Counsel for the respondents opposed the motion. They contend that this court cannot entertain an application for special leave to appeal in a constitutional matter since special leave applications are restricted to criminal and civil matters. Counsel for the Attorney General further invited this court to reject both applications because the appeal lacked merit and was doomed to fail. Counsel for the Revenue Authority submitted that the CCJ had no jurisdiction to waive security for costs for a poor person since its jurisdiction was limited by section 13 of the CCJ Act to fixing the period within which security was to be provided.


The main issues arising out of these contentions are:

  • (1) Whether this court has jurisdiction to grant special leave to appeal where the intended appeal is neither civil nor criminal but relates to constitutional rights — the procedural question;

  • (2) Whether, if this court has jurisdiction, the applicant's case has sufficient merit to warrant the grant of special leave — the substantive question;

  • (3) Whether the applicant is entitled to special leave to appeal as a poor person — the in forma pauperis question.

The procedural question


The applicant at first conceded that his application did not fall within section 8 of the CCJ Act (special leave to appeal in civil and criminal matters), but fell rather within 6(d) of the CCJ Act (appeals as of right in constitutional matters). He later withdrew this concession which in our view had been rightly made. The real question is what flows from the fact that the intended appeal is as of right.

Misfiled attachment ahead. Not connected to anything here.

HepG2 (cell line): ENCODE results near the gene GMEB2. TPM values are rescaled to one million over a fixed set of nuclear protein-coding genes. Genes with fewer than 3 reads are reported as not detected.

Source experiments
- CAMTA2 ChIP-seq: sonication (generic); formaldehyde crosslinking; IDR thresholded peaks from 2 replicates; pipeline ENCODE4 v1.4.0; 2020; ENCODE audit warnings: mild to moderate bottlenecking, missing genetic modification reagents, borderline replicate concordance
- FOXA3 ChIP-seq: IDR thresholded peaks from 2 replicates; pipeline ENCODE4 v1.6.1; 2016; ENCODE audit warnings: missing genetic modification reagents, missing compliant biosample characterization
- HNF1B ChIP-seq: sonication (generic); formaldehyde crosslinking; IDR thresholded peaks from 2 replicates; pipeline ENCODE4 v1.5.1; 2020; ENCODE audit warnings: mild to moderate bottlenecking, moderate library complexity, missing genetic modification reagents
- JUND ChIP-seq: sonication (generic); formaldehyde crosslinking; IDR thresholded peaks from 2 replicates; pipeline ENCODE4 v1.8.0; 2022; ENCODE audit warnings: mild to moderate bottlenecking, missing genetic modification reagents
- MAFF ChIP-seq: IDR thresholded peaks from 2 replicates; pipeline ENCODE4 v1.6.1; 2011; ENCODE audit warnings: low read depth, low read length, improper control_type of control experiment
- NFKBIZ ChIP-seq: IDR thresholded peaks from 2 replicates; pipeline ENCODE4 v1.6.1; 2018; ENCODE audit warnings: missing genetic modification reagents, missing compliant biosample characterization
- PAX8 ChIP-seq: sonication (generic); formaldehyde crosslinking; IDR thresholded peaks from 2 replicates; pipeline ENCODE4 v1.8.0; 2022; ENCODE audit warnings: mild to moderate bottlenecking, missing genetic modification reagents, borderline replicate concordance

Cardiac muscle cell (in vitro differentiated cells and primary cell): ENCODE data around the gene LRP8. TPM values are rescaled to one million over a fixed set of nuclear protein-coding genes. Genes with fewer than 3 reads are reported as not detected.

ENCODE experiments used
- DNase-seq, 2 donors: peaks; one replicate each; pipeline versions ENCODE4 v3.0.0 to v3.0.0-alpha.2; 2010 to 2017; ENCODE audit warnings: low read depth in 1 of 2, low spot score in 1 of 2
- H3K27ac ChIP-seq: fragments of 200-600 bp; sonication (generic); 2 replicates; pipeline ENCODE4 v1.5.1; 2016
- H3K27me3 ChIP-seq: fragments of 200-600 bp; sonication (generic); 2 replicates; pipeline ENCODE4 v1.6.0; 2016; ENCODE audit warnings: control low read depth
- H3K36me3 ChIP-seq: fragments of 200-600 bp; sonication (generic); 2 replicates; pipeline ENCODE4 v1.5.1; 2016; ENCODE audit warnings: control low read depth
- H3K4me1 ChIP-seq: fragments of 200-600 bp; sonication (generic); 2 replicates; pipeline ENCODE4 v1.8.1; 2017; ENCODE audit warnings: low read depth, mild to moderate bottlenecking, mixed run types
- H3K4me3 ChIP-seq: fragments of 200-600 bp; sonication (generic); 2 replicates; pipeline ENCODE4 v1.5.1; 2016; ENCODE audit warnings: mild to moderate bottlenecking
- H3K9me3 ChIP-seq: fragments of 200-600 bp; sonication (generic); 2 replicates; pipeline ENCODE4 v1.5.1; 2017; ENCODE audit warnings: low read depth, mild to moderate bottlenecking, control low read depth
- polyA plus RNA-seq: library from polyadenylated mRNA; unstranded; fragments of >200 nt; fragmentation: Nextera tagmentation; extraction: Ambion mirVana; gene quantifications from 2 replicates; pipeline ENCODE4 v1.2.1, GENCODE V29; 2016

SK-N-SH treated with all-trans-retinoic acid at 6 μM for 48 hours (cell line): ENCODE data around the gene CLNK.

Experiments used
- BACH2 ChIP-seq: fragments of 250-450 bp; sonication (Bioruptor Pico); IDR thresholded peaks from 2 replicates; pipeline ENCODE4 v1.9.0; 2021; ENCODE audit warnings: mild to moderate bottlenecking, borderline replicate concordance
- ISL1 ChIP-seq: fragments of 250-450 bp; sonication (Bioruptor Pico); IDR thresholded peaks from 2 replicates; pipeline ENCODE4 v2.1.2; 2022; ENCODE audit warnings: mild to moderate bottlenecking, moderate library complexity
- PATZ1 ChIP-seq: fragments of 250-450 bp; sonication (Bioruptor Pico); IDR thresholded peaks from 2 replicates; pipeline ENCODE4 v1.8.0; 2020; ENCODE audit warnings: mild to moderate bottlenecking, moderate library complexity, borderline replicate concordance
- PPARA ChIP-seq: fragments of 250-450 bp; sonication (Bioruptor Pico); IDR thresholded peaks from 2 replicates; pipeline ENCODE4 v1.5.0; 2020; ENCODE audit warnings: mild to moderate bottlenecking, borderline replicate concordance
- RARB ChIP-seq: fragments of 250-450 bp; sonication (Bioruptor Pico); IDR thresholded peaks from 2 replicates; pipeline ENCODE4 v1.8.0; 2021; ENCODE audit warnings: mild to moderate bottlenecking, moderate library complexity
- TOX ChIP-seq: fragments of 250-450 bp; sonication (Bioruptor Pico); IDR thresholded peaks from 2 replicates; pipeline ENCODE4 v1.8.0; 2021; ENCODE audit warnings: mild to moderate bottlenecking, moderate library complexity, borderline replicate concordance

Appeals to the CCJ lie (1) as of right, (2) with the leave of the Court of Appeal or, (3) with special leave granted by the CCJ: see sections 6, 7 and 8 of the CCJ Act.


Special leave is not defined in the Act. It is a term commonly used by lawyers to connote approval for an appeal to proceed given by the court to which the appeal is directed. The phrase is used in contradistinction to leave to appeal obtained or obtainable from the court whose decision is the subject of the appeal. Thus, an application for leave if made to a final court as a preliminary to filing an appeal is an application for special leave, whether the subject-matter is civil, criminal, constitutional or other. The intended appellant must, however, satisfy the court that it ought in the circumstances to exercise the discretion which it undoubtedly has, in favour of granting special leave.


Even where the local statute or the Constitution (as the case may be) grants an appeal “as of right”, leave must still be obtained from the local court from which the appeal lies: see rule 10.2(a) of the CCJ Rules, which have the force of law in Guyana. The local Court of Appeal must then form a view as to whether “the proposed appeal raises a genuinely disputable issue in the prescribed category of case”: see per Lord Nicholls in Alleyne-Forte v. Attorney General [1997] 4 LRC 338, 343; (1997) 52 WIR 480, 486E. However, this is little more than a gate-keeping exercise since the appeal is as of right. There is no discretion in the Court of Appeal to withhold leave in an as-of-right case on the ground that the appeal lacks merit: see Lopes v. Chettiar [1968] AC 887 (PC). Similarly, where the appeal is as of right the local Court of Appeal may not in its inherent jurisdiction impose terms and conditions not contained in the legislative instrument granting the right of appeal: see Crawford v. Financial Institutions Services Limited (2003) 63 WIR 169.


In granting leave in as-of-right cases the local Court of Appeal...